1. Their discouragements—

[The state of the Jews at that time may not unfitly be regarded as characterizing the state of a believer in the earlier stages of his progress. He has been delivered indeed from bondage; but he is still in a very low and destitute condition, and is ready to doubt whether the work that has been begun within him can ever be perfected. He goes before his God from day to day; but comes away more discouraged than before. Satan, that malignant adversary, is more especially active at such seasons, and stands at his right hand to resist him. Numberless are the stratagems which this subtle enemy uses to obstruct his progress and to damp his hopes. He represents to the believer’s mind the enormity of his sills; and intimates, that they are too great to be forgiven. He adduces them as proofs that God has not elected him; and that therefore to seek for mercy is a hopeless task. It is on this account that Satan is called “The accuser of the brethren,” because he accuses them to God, and God to them; yea, and accuses them also to themselves, in order to bring them to despair.
We forbear to notice the outward opposition which Satan raises against them, by persecutions and temptations of different kinds, because it is of that opposition which he makes to them at the throne of grace that we are more particularly led to speak. But “he desires to have them,” as he did to have Peter of old, “that he may sift them as wheat:” and if he were left without controul from a higher power, he would soon reduce them all to chaff.]


Their certainty of final success—

[Believers “have an Advocate with the Father,” the Lord Jesus Christ, “who is also the propitiation for our sins [Note: 1 John 2:1.]:” and through the care of this ever watchful Protector they are secured, so that “no weapon that is formed against them can prosper.” In the rebuke which this Almighty Friend gives to Satan, there are two things which afford them peculiar consolation; namely, the evidence which they have, that, notwithstanding all their remaining infirmities, a work of grace has been begun upon them; and, the immutability of Him who has thus distinguished them by his grace. True, they see in themselves the fearful marks of the fire in which they have been burned, and a lamentable susceptibility of impression from fire, if by any means they come in contact with it. But from these very things a question arises in their minds, How is it that I am not wholly consumed? If “the bush burn with fire and is not consumed,” is there not reason to hope that God is in the bush? Then I will hope, and not be afraid: for though with man it would be impossible to make use of me as a part of God’s temple, it is not so with God; for with him all things are possible; and “his gifts and calling are without repentance [Note: Romans 11:29.].”

Further; whilst deploring their extreme unworthiness to serve and enjoy God, they hear the order given, “Take from him his filthy garments, and give him a change of raiment:” and, clothed in the unspotted robe of their Redeemer’s righteousness [Note: Revelation 3:18.], they know that “their iniquity is taken away, and their sin covered [Note: Isaiah 61:10.].” They see that there is a sufficiency in the provision thus made for them [Note: Revelation 3:18.], and they rejoice in it: and, thus habited, they hope to minister before God with increasing pleasure upon earth, and to stand before him with acceptance in his temple above.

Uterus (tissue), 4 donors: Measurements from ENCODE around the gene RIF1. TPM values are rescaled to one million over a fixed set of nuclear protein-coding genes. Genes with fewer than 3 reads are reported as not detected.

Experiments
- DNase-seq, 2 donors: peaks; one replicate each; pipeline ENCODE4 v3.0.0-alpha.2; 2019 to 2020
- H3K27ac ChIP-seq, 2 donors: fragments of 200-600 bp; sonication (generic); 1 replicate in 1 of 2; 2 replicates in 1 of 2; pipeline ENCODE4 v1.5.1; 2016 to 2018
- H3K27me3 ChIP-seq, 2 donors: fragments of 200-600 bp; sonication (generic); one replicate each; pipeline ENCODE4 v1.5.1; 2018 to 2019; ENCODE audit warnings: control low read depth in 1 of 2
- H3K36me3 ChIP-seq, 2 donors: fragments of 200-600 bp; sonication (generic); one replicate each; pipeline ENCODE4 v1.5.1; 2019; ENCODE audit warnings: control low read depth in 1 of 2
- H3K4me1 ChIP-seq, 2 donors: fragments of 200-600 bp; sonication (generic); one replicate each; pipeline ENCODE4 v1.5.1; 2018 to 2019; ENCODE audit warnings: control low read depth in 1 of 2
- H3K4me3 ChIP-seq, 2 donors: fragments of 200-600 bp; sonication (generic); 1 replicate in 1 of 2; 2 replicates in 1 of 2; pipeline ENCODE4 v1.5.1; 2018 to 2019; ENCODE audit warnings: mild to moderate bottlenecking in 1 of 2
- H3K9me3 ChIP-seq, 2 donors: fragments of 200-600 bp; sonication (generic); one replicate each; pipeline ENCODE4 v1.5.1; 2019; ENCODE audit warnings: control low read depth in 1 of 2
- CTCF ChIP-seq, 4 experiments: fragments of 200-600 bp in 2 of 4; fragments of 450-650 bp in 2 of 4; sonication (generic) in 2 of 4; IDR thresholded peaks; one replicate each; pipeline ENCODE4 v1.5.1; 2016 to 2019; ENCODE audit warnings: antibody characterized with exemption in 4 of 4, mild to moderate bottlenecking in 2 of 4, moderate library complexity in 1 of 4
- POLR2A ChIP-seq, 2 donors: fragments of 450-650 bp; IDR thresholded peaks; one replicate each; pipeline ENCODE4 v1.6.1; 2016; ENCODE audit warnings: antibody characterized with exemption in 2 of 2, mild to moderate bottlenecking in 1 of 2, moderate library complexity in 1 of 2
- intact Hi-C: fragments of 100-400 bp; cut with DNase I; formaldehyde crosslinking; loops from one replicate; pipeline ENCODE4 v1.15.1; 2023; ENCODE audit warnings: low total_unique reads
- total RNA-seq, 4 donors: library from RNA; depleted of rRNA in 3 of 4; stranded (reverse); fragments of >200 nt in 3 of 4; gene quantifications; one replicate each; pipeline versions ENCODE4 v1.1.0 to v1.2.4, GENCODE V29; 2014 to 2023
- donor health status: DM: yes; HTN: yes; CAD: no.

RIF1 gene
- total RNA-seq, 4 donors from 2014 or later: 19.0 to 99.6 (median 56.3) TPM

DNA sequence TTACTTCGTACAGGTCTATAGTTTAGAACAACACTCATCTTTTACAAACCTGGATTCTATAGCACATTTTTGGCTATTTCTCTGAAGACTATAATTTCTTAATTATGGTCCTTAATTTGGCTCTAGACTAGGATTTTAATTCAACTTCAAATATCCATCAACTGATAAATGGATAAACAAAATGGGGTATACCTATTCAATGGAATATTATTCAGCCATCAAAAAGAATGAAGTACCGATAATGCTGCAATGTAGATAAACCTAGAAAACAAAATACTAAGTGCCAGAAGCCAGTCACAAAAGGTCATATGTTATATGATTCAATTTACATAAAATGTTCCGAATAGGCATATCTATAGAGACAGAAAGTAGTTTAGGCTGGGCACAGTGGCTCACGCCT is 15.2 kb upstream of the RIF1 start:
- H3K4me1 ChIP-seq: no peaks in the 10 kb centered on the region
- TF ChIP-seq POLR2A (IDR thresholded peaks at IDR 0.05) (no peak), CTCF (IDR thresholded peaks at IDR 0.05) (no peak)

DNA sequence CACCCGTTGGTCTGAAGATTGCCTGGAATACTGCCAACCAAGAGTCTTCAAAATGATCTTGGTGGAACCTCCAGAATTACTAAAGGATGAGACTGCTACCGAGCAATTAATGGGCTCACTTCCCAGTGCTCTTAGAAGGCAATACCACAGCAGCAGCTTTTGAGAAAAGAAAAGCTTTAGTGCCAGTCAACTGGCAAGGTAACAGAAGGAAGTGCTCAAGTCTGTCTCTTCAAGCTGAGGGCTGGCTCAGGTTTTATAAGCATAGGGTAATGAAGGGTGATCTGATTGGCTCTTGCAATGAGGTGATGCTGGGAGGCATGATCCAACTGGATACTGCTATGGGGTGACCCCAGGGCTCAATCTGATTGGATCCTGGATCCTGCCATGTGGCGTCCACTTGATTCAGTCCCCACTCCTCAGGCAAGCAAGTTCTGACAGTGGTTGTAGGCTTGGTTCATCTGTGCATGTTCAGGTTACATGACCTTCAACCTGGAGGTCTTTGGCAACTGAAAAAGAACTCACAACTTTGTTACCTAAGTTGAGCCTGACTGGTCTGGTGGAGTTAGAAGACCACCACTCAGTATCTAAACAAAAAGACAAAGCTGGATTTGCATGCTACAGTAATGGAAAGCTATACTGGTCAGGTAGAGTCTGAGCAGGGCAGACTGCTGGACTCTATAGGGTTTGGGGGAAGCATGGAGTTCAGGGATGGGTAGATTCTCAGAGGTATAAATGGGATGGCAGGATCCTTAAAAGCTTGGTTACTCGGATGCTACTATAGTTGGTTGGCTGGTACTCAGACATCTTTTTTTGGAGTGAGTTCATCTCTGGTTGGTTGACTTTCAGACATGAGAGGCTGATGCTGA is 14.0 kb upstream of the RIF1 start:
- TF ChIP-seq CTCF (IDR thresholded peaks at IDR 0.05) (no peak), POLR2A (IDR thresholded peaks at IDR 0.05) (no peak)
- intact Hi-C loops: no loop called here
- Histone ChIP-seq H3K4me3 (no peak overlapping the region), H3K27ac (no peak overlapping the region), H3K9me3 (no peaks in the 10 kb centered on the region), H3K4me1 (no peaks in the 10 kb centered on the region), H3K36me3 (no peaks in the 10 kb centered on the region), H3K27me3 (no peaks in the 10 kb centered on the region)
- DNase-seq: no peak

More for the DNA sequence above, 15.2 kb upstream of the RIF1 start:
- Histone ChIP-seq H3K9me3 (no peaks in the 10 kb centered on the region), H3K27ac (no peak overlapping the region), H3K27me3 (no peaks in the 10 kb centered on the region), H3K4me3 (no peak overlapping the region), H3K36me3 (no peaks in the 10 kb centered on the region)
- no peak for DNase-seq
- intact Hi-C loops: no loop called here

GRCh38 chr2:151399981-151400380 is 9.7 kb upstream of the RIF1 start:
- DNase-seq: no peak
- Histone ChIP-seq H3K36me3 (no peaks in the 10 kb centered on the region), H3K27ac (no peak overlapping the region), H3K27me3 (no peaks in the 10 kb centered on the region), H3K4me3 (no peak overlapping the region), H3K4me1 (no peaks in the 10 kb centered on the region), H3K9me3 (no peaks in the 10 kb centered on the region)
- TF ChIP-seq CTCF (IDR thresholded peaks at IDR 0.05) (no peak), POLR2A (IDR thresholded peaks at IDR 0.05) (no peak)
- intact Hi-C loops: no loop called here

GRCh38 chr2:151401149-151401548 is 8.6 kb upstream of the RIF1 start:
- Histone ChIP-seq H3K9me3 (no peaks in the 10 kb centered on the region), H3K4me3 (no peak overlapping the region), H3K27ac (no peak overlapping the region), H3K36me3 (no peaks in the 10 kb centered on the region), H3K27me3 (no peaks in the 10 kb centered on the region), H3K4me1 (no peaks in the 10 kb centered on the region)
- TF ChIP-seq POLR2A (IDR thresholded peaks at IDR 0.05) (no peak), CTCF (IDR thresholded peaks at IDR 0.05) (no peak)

Here is their hope; “The Angel of the Lord stands by.” That Angel has said, “Lo, I am with you alway, even to the end of the world: and, with such an Advocate and Intercessor, they defy all the power of their enemy; assured, that “neither the power nor policy of hell shall ever prevail against them.”]

Would we make a suitable improvement of this passage?

Let us not despair of the Church’s prosperity, however low or desolate her present condition may be—

[The prophet’s word was accomplished: and low as the state of the Jewish Church is, all that is spoken respecting her shall yet be accomplished. She is destined to be the joy and glory of the whole earth. The degradation and dispersion of her members shall not always continue. Glorious days are yet in reserve for her [Note: Zechariah 1:17; Zechariah 2:10-12; Zechariah 8:1-8.]; and, “when she shall turn to the Lord, her Messiah, ungodliness shall be turned away from her, and all Israel shall be saved [Note: Romans 11:26.].”

The Gentiles also, though now so dark,—millions upon millions of them being as ignorant of God and his Christ as the very beasts that perish,—shall one day be joined to the Lord, and, as a royal priesthood, shall offer to him the sacrifices of prayer and praise continually, throughout the whole earth. Who that sees the state of the Heathen world would suppose that this could ever be? But God has said, that “all the ends of the earth shall see the salvation of God:” and “he is not a man, that he should lie; nor the son of man, that he should repent.”]


Let us commit our own souls altogether to the care of our all-prevailing Advocate and Mediator—

[Jesus lives: and because he lives, we shall live also; for “he is able to save to the uttermost all that come unto God by him.” If we be his people, we must expect that Satan will use his utmost efforts to destroy us: but he is a vanquished enemy; and “if we resist him manfully, he will flee from us.” When he seems as if he would overpower us, let us call in Omnipotence to our aid, and say, “The Lord rebuke thee, O Satan.” Let us never doubt the power of our Almighty Friend to succour us, or his faithfulness to preserve us. If we look to ourselves, or if we look to our great adversary, there is nothing but discouragement: but if we look unto Jesus, there is no ground for fear: he can overcome the strong man armed, and liberate us from his yoke. He who “spoiled principalities and powers upon the cross,” and “led captivity captive” in his ascension, can he not bruise Satan under our feet now? He can; he will: and the weakest believer who trusts in him shall “be more than conqueror” over earth and hell. “Faithful is He who hath promised; who also will do it.”]

Bibliographical Information
Simeon, Charles. "Commentary on Zechariah 3". Simeon's Horae Homileticae. https://www.studylight.org/commentaries/eng/shh/zechariah-3.html. 1832.